Two thousand years ago Gaul was the largest province in the Roman empire. Gillian Thomas discovers its legacy in Languedoc.
When town councillors in the French town of Narbonne decided to pedestrianise its central square, shopkeepers were up in arms. Then excavations revealed the remains of a Roman road under the tarmac and visitors have flocked to see what was once part of the Via Domitia, which crossed all of Gaul.
Two thousand years ago Gaul was the Roman empire's largest province. It is known to us as the Languedoc, an exceptionally di-verse region historically, geographically and culturally. It stretches from sea-water lagoons to mountainous limestone plateaux.
Its Roman roots can be picked up in many places, starting with the famous Pont du Gard aqueduct on the eastern edge. Nearby, Nimes is a classic Roman city with its amphitheatre still almost intact and a fully-restored temple.
To the west just beyond the Cevennes mountains, Millau on the River Tarn was one of the Roman empire's main pottery-making centres. More than 500 potters worked there, producing shiny bright red crockery and cooking pots which were exported throughout Europe and the Middle East. Recent excavations of the riverside pottery, the Fouilles de la Graufesenque, revealed a large number of intact objects portraying vivid aspects of Roman life.
Another Roman speciality was the amphora - a six-gallon storage pot for transporting wine. At Sall les d'Aude near Narbonne, a striking modern "roof" has been built over another former pottery to create the Amphoralis Museum. They certainly needed the containers as the vines which they introduced to the Languedoc soon flourished on its sunny slopes. Today its vineyards account for around two-thirds of France's wine production.
In Narbonne itself the most remarkable Roman legacy is l'Horreum, a well-preserved underground storehouse of vaulted stone cellars with rows of pantries and grain chutes. Sculpted stone from various Roman buildings is gathered in a wing of the opulent palace where the town's powerful archbishops lived in the 12th to 14th centuries.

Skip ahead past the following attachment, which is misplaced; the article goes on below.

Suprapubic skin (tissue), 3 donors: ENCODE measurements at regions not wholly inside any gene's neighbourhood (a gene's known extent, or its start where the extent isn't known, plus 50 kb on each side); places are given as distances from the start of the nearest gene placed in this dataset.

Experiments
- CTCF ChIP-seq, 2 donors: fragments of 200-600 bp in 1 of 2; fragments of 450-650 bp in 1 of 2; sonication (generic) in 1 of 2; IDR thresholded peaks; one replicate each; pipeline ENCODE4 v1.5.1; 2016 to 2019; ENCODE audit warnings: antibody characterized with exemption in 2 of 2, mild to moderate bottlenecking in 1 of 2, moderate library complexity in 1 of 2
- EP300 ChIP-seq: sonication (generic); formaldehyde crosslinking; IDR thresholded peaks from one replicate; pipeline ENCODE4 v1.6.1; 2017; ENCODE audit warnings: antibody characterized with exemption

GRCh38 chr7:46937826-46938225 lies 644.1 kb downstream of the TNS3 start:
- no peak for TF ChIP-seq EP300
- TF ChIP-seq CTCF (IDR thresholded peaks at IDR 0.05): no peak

The ruined castles of Montsegur, Peyrepertuse and Queribus, all perched at the top of high crags, are reminders of less peaceful times. Religious and political skirmishes frequently raged across the area, especially during the 11th and 12th centuries. The village of Minerve, for instance, was beseiged for five weeks in 1210, when the villagers tried to establish an alternative form of Christianity. They held out for five weeks until their water ran out. Those who refused to recant were then burned alive.
Carcassone is billed as "the best -preserved fortified medieval town in Europe". Its hilltop citadel, La Cite, is certainly formidable with outer walls containing battlements, castle, basilica, quaint stone houses and narrow cobbled streets.
More religious confrontations took place in the Cevennes, where Camisards - local Protestant activists - battled throughout the 17th and 18th centuries for the right to worship as they chose. The house in Mialet where one of their leaders lived is now the Musee du Desert (tel: 04 66 85 02 72). It shows how they fought a guerrilla war by using their knowledge of the rugged countryside.
The Cevennes mountains rise as a series of rugged ridges above wooded valleys. To the east, in complete contrast, are four high limestone plateaux under which are extensive cave systems like the Grotte de Dargilan and Aven Armand (tel: 04 66 45 61 31), both of which can be visited .
The limestone hills around Tarascon are also seamed with caves. They include Niaux which has pre-historic paintings and the largest - Grotte de Lombrives is open to the public. Niaux is restricted to pre-booked groups only (tel: 05 61 05 88 37).
The oldest human bones in Europe - 450,000 years old - were found in 1971 in a cave near Tautavel village on the edge of the Corbi res hills. The Centre of European Prehistory which has been established there has an extensive education programme and also stages exhibitions and special events at its Musee de Tautavel. As well as visiting the museum, school groups can arrange to go into the cave itself (tel: 04 68 29 07 76).
Fouilles de la Graufesenque tel: 05 65 60 11 37; Amphoralis museum: 04 68 46 89 48; l'Horreum 04 68 90 30 54); Languedoc-Roussillon Tourist Board: tel: 00 33 04 67 22 81 00; http:www.cr-languedocroussillon.frtourisme